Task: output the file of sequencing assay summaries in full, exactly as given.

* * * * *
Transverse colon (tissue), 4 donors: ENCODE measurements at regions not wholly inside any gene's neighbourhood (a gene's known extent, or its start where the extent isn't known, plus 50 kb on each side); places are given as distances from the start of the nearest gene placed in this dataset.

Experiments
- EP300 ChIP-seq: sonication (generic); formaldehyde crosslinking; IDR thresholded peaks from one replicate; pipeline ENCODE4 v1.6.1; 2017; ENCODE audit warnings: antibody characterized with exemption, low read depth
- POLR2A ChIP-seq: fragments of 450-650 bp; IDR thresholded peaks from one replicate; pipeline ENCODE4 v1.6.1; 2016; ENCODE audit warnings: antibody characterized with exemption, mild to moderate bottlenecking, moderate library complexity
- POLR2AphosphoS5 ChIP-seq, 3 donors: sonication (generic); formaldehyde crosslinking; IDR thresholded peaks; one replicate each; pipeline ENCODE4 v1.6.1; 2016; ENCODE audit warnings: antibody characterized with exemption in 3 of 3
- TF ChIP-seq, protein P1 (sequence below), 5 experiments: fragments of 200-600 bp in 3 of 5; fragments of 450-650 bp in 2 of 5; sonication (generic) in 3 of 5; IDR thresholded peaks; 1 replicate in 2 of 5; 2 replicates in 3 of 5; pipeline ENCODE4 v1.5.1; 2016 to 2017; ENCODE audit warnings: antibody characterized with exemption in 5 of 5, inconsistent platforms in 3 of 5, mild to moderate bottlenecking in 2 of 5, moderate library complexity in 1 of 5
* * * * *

Transverse colon (tissue), 4 donors: ENCODE measurements at regions not wholly inside any gene's neighbourhood (a gene's known extent, or its start where the extent isn't known, plus 50 kb on each side); places are given as distances from the start of the nearest gene placed in this dataset.

Experiments
- EP300 ChIP-seq: sonication (generic); formaldehyde crosslinking; IDR thresholded peaks from one replicate; pipeline ENCODE4 v1.6.1; 2017; ENCODE audit warnings: antibody characterized with exemption, low read depth
- POLR2A ChIP-seq: fragments of 450-650 bp; IDR thresholded peaks from one replicate; pipeline ENCODE4 v1.6.1; 2016; ENCODE audit warnings: antibody characterized with exemption, mild to moderate bottlenecking, moderate library complexity
- POLR2AphosphoS5 ChIP-seq, 3 donors: sonication (generic); formaldehyde crosslinking; IDR thresholded peaks; one replicate each; pipeline ENCODE4 v1.6.1; 2016; ENCODE audit warnings: antibody characterized with exemption in 3 of 3
- TF ChIP-seq, protein P1 (sequence below), 5 experiments: fragments of 200-600 bp in 3 of 5; fragments of 450-650 bp in 2 of 5; sonication (generic) in 3 of 5; IDR thresholded peaks; 1 replicate in 2 of 5; 2 replicates in 3 of 5; pipeline ENCODE4 v1.5.1; 2016 to 2017; ENCODE audit warnings: antibody characterized with exemption in 5 of 5, inconsistent platforms in 3 of 5, mild to moderate bottlenecking in 2 of 5, moderate library complexity in 1 of 5